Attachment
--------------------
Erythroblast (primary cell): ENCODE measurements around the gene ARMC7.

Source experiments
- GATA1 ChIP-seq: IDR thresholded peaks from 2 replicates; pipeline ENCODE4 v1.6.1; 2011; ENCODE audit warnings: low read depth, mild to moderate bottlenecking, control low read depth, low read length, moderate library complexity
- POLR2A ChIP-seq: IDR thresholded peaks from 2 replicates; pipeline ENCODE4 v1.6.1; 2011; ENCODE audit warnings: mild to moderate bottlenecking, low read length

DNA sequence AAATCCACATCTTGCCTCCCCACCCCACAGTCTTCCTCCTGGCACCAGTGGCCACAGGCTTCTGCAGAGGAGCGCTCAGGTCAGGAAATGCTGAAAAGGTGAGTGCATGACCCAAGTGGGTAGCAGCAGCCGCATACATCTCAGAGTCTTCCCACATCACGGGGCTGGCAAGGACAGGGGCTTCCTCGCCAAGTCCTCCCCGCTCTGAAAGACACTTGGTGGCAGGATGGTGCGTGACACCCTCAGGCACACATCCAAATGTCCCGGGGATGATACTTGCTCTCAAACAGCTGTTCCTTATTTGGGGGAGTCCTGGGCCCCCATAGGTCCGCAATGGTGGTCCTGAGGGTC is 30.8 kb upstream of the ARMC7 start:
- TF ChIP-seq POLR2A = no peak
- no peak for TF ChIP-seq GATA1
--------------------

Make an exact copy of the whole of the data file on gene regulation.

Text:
Erythroblast (primary cell): ENCODE measurements around the gene ARMC7.

Source experiments
- GATA1 ChIP-seq: IDR thresholded peaks from 2 replicates; pipeline ENCODE4 v1.6.1; 2011; ENCODE audit warnings: low read depth, mild to moderate bottlenecking, control low read depth, low read length, moderate library complexity
- POLR2A ChIP-seq: IDR thresholded peaks from 2 replicates; pipeline ENCODE4 v1.6.1; 2011; ENCODE audit warnings: mild to moderate bottlenecking, low read length

DNA sequence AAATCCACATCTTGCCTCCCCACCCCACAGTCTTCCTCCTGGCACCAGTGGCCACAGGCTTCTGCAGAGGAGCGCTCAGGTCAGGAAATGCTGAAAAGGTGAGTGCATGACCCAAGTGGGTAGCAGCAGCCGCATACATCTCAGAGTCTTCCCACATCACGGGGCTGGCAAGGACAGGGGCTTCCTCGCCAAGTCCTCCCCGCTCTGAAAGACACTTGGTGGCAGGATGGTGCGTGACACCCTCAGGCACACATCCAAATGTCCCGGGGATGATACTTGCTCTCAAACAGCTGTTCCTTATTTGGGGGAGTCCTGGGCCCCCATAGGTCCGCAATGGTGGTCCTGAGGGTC is 30.8 kb upstream of the ARMC7 start:
- TF ChIP-seq POLR2A = no peak
- no peak for TF ChIP-seq GATA1